Third evidence paragraph. Use another hard-hitting piece of evidence and give it contextual descriptions, such as how the interviewee looks or sounds. Advance the main message, and prepare for the essay to close.
As Dylan’s renowned 1976 hit, Hurricane, begins to play from the other room, Doctor Harris inhales slowly and leans back in his chair. His weathered face conjures up images in my mind of other bearded philosophers of the natural world, such as John Muir or Henry David Thoreau. In addition to facial hair, my interviewee’s thoughts bear a striking resemblance to those of the sentiments of such thinkers. Inspired by the connection, I bring up a quote from Thoreau’s memoir Walden: “I went to the woods because I wished to live deliberately, to front only the essential facts of life, and see if I could not learn what it had to teach, and not, when I came to die, discover that I had not lived.” After being questioned, “What do you believe the wilderness has to teach us?” Doctor Harris succinctly responds, “It’s who we are.” Rephrased, this elegantly simple yet profound notion presents the relationship that nature and humans are not two separate entities, but, rather humans are nature. While many other sub lessons can be learned from the wilderness, Harris affirms that the overarching teaching of nature, while maybe obvious, is simply that humans and nature are not separate, but are one. He elucidates:
There is the idea that we go to the wilderness to see something different. The more I’ve thought about it, it’s just kind of ridiculous. The wilderness is who we are, and that’s where we evolved, and we are as much animal as a bobcat or any other animal, and how we maintain our homeostasis, our heart rate, our blood pressure, and everything. We’re all part of the same natural systems and we’re dependent on the same processes as all the other creatures are. We don’t think about that. So I think when we go outside into wilderness areas, I think we’re returning, and not in some tree-hugging way, to our roots.
In expressing this idea, Doctor Harris’ energy and intensity peak. His eyes open wider than before. His southern drawl becomes more pronounced, emphasizing vowels in words like “are” or “ridiculous.” Such a level of engagement has been reached in order to convey a quite simple principle. As he raises his eyebrows and gestures with his hands, Harris continues, “frankly all of the rest of the stuff that we’re doing in the front country, as we say, as opposed to the backcountry, is the artificial things.” Again, he introduces a simple notion, which lends itself to a profound understanding. Maintaining a parallel to the ideologies of Thoreau, here, Doctor Harris affirms that nature truly holds “the essential facts of life,” while human civilizations, or the front country, are arbitrarily convoluted with contrived constructs, systems, and orders. He concludes, “So in that regard, yes it's very true that getting outside gives us a way, a chance to front some of the questions that Thoreau posed, Muir posed, and a bunch of other people have postulated, that there’s something just central to our identities and our beings to experience by being outside.”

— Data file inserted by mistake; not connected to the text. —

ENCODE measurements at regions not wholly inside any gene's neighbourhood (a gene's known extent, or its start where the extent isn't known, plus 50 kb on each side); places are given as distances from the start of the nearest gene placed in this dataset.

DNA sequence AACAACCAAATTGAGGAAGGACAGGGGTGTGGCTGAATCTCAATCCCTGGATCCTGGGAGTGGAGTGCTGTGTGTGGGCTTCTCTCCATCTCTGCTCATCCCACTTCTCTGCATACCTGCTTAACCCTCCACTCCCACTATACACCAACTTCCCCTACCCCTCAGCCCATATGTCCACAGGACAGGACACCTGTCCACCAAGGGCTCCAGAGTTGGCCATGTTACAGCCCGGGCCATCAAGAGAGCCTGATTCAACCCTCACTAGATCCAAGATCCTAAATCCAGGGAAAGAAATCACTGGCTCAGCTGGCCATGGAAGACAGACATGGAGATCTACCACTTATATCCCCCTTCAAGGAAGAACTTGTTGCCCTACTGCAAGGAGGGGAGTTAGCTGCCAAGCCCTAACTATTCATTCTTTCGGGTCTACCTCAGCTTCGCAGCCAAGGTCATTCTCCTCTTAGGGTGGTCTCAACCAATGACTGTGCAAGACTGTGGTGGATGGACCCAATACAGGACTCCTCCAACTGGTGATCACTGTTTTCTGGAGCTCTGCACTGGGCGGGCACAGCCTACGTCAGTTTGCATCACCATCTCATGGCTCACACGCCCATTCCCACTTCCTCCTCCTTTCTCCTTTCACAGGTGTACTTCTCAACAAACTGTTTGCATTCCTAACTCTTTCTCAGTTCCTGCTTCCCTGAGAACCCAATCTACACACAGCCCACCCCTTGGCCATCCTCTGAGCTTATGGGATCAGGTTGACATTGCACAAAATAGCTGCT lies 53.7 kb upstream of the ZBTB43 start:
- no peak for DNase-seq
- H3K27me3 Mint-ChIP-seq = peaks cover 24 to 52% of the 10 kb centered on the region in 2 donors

The concluding paragraph. Like a triangle, begin at the top of the paragraph with a narrow-focused summary of the interviewee’s main message. Then, continuing the triangle analogy, expand outwards and downwards from that point. Deliver the broader context for why the interview matters. To end the essay, quote how the interviewee said goodbye. Close on a friendly note. Hint: If you can, try to reference something that you said in the introduction to produce a ‘full-circle’ effect in your essay.
A common theme, Harris notes, is identity. Whether one identifies as a wilderness tripper or not, as a whole, the human race is unequivocally bound to its fundamental connection with nature. No matter how far we stray from our roots and try to conceal its presence in our psyche, the wilderness will always remain in contact with us. Furthermore, Harris notes the ties between the American identity and the great outdoors through the historical doctrine “manifest destiny” and our nation’s movement West through the territories. While centuries of innovation and infrastructural change have altered our country, the historical significance of the wilderness has not been forgotten. It’s clear, that wilderness is not only vital to our identity as humans but is essential to our identity as Americans. On that conclusive thought, the sounds of my parents serving dishes emanate from the adjoining dining room, and our Skype call nears an end. Tranquil and amiable, Doctor Harris says, “take care my friend.” With that, I put my computer to sleep, the image of a stethoscope dangling from the pocket of his white doctor’s coat fades to black.